Other attempts to suppress dissent include the FBI Cointelpro program which appallingly authorized the assassination of suspected internal threats to American security and the harsh treatment of protestors at various events including the 1968 Chicago Convention, Berkley sit-ins and Kent State.
Since 9/11, civil, political and legal rights both nationally and internationally have been severely curtailed all in the name of protecting the security of the United States.
One of the cornerstones of the emerging quasi-police state in America is the Patriot Act which grants agents of the state the powers to treat ordinary American citizens as suspected terrorists if, in their judgment, there is reasonable cause.
US government officials can now name individuals as terrorists without a public hearing, conduct search and seizures in private homes, tap telephone lines, subpoena anyone’s telephone, medical and university records without any real legal obstacles.
Surreally, it expanded the definition of terrorism to include domestic terrorism, enlarging the scope of activities to which the Patriot act implies. Since its passage, Americans can be detained indefinitely under the aegis of the Patriot Act. In addition, it granted immigration authorities the power to detain and deport immigrants.
Congress overwhelmingly supported passage of the original and reauthorization Bills with the Senate voting 98 in favor in 2001 and 89 in favor in 2006. In the House, 357 voted in favor in 2001 and 280 in favor in 2006.
On February 2010, President Obama signed into law, legislation that would temporarily extend for one year three controversial provisions of the Act.
In contrast, there was sharp opposition in Congress to the Sedition Act of 1798. Vice President, Thomas Jefferson, James Madison and the entire Democratic-Republican Party condemned the Act as unconstitutional. As well, there was strong public opposition to the Sedition Act.
When Lincoln suspended habeas corpus, the press and Supreme Court opposed it as unconstitutional. Congress called an emergency session to introduce a bill to provide indemnity for President Lincoln’s suspension of Habeas Corpus although the democrats strongly opposed the suspension. The press demanded that the suspension be tested in the courts to determine its validity.
President Wilson’s introduction of sedition legislation in 1918 met with considerable opposition from Republicans and the final vote in the Senate was 48 to 26 and in the House 293 to 1 in favor. Congress repealed the Sedition Act on December 13, 1920.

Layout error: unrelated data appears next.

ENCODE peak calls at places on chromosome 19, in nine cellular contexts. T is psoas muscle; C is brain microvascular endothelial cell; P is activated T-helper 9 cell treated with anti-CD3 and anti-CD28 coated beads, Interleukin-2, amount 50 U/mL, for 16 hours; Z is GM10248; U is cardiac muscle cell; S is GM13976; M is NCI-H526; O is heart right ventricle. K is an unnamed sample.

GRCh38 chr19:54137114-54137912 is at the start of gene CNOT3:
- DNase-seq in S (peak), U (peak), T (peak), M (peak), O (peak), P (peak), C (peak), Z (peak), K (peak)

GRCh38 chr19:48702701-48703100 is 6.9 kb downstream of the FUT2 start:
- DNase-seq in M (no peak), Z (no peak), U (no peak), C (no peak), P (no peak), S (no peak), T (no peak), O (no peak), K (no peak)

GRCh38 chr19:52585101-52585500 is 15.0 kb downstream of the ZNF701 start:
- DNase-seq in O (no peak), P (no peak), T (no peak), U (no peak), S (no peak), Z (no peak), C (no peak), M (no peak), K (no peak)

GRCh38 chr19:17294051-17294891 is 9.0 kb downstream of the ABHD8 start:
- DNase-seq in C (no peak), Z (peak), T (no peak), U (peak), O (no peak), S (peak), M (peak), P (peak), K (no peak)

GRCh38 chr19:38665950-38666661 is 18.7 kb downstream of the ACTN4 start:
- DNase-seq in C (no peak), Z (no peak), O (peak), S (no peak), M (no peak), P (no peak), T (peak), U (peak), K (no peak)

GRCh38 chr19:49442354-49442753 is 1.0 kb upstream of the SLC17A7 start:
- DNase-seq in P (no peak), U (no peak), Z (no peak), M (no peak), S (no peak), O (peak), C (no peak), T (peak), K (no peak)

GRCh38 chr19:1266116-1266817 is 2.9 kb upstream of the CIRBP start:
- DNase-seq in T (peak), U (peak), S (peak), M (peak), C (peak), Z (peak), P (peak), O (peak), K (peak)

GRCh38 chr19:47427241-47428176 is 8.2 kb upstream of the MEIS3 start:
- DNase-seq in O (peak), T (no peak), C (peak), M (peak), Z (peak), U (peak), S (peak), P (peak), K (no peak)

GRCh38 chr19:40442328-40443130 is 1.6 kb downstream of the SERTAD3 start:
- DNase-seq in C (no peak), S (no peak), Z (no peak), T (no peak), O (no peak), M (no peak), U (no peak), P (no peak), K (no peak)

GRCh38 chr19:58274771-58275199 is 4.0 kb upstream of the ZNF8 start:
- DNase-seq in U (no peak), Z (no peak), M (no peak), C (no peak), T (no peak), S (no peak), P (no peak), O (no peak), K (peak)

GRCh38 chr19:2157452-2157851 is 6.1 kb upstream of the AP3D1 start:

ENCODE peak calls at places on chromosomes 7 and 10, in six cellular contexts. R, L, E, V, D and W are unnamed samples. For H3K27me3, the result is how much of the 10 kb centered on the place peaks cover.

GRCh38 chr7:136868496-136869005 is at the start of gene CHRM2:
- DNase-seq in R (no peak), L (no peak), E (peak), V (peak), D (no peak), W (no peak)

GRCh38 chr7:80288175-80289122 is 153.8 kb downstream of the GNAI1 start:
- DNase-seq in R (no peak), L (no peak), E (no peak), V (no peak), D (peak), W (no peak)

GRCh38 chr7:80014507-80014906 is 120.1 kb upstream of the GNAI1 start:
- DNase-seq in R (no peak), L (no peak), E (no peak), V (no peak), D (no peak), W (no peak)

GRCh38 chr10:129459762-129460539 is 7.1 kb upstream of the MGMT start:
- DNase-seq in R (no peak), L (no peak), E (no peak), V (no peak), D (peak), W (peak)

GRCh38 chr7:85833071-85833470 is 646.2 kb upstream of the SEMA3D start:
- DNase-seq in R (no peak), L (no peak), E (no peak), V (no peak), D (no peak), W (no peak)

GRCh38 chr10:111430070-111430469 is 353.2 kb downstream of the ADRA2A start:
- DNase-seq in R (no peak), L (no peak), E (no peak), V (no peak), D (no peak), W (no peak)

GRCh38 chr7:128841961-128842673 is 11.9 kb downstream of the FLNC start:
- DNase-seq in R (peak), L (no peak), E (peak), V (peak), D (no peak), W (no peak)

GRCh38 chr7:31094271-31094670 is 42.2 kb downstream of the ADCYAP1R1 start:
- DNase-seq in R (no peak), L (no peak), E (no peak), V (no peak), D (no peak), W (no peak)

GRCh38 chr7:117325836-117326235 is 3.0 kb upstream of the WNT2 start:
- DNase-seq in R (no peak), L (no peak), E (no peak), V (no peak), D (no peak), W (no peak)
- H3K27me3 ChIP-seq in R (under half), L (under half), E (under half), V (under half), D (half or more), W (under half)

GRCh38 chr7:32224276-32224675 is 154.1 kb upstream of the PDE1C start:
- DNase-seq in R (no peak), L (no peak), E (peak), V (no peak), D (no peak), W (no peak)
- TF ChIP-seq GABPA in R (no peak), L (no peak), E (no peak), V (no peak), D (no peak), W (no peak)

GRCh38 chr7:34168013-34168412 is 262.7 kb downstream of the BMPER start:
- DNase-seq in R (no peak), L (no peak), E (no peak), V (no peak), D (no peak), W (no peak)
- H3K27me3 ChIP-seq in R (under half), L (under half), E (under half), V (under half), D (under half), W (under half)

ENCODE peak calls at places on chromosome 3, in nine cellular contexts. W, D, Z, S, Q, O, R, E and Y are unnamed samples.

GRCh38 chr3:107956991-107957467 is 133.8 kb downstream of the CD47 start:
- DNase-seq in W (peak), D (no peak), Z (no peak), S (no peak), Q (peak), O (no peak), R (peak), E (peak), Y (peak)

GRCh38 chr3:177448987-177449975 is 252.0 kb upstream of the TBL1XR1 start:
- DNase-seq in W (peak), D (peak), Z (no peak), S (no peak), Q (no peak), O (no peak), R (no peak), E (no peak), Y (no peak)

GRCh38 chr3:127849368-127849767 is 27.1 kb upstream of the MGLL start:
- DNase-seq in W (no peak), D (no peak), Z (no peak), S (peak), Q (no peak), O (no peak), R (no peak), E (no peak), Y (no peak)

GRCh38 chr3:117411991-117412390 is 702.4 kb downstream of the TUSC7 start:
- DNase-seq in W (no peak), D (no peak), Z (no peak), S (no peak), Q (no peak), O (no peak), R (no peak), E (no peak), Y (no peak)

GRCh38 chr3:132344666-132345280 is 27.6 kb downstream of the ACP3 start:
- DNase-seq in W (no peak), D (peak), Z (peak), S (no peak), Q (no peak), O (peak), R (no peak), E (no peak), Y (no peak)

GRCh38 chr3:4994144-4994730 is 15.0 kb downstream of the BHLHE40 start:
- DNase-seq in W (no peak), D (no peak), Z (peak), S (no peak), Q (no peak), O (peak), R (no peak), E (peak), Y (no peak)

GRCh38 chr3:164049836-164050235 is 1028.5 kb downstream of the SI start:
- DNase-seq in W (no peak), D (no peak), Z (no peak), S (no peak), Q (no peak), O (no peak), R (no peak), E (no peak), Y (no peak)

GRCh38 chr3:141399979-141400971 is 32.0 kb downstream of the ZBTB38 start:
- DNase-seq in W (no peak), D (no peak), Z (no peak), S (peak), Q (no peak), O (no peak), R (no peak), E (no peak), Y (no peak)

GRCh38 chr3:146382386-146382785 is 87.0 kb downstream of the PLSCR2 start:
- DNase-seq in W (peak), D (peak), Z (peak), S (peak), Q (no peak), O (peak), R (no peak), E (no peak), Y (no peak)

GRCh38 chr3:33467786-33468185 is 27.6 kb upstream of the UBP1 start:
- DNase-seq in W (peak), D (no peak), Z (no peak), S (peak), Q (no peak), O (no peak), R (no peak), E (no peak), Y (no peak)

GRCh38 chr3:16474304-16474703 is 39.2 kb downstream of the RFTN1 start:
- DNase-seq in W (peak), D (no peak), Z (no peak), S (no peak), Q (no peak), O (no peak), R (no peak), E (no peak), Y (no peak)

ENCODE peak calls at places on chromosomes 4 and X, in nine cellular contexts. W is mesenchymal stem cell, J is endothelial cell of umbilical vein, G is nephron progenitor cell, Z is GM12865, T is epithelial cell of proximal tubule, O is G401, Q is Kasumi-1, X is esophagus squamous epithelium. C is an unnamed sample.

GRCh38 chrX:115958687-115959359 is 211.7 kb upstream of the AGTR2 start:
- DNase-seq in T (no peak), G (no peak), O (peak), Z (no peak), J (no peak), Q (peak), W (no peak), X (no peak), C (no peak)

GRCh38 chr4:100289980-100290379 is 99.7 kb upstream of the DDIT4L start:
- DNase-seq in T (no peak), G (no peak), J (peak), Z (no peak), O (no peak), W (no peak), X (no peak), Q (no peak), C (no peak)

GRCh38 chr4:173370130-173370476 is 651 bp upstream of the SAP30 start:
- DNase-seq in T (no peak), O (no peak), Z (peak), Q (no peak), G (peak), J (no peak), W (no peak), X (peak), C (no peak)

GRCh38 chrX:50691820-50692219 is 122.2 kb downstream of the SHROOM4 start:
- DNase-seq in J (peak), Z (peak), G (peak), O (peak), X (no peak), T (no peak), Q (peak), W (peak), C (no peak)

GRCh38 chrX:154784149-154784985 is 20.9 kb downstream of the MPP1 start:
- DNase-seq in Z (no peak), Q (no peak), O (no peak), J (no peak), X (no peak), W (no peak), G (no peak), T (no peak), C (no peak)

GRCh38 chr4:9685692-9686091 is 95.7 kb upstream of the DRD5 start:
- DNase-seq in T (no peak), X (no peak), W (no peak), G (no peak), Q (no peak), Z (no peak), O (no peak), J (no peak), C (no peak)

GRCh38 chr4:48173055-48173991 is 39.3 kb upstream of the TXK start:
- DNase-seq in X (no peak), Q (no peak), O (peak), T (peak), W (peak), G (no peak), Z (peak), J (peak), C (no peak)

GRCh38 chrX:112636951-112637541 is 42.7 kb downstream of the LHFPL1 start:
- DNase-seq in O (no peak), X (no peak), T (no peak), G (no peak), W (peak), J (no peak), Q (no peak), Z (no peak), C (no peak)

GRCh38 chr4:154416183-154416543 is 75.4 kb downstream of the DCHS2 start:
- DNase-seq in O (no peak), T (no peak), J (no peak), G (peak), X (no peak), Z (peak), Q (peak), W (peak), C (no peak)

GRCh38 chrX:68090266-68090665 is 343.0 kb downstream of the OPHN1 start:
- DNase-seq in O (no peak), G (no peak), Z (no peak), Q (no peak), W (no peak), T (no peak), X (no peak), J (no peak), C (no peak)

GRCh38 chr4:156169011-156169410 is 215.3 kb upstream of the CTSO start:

Although the Sedition Act was upheld in the Supreme Court in Abrams v. United States in 1919, it was subsequently considered unconstitutional in cases such as Bradenburg v. Ohio in 1969 which virtually rendered it extremely unlikely that similar legislation would be considered again.
Massive popular non-violent protests acting within the law are a key mechanism for communicating to the administration and Congress that there is opposition to government policies. Clearly, first amendment rights protect the protesters from intimidation, harassment or detention by agents of the state.
Following the principle that First Amendment rights are only privileges, President Obama mobilized all the resources at his command to ensure that protesters at the G-20 summit in Pittsburgh were denied an opportunity to deliver their message and furthermore he precipitated a deterrent to dissuade people from participating in future demonstrations. Highly militarized police from across the nation attacked the protestors with batons, pepper gas and Long Range Acoustic Devices (LRAD)
In all the above pre-9/11 examples involving the suspension of civil, legal and political rights, there was strong opposition and the above-mentioned Acts were short-lived. There was no danger that those security measures would lead to a permanent and growing abrogation of constitutional rights.
Dissent has always been fragile but is now becoming a security threat that requires an immediate and harsh response. Without dissent, there is no democracy. Just ask Julian Assange.
Author’s Bio: I have been a professor of political science at Seneca College in Toronto. I have published five books the last of which Selling Out: Consuming Ourselves to Death was released in May/08. As well, I have been featured in CounterPunch, Z Magazine,Dissenting Voice and College Quarterly. Additionally, I have delivered numerous papers at international academic conferences including Cambridge and Oxford. Author’s Website: http://consuming-ourselves.blogspot/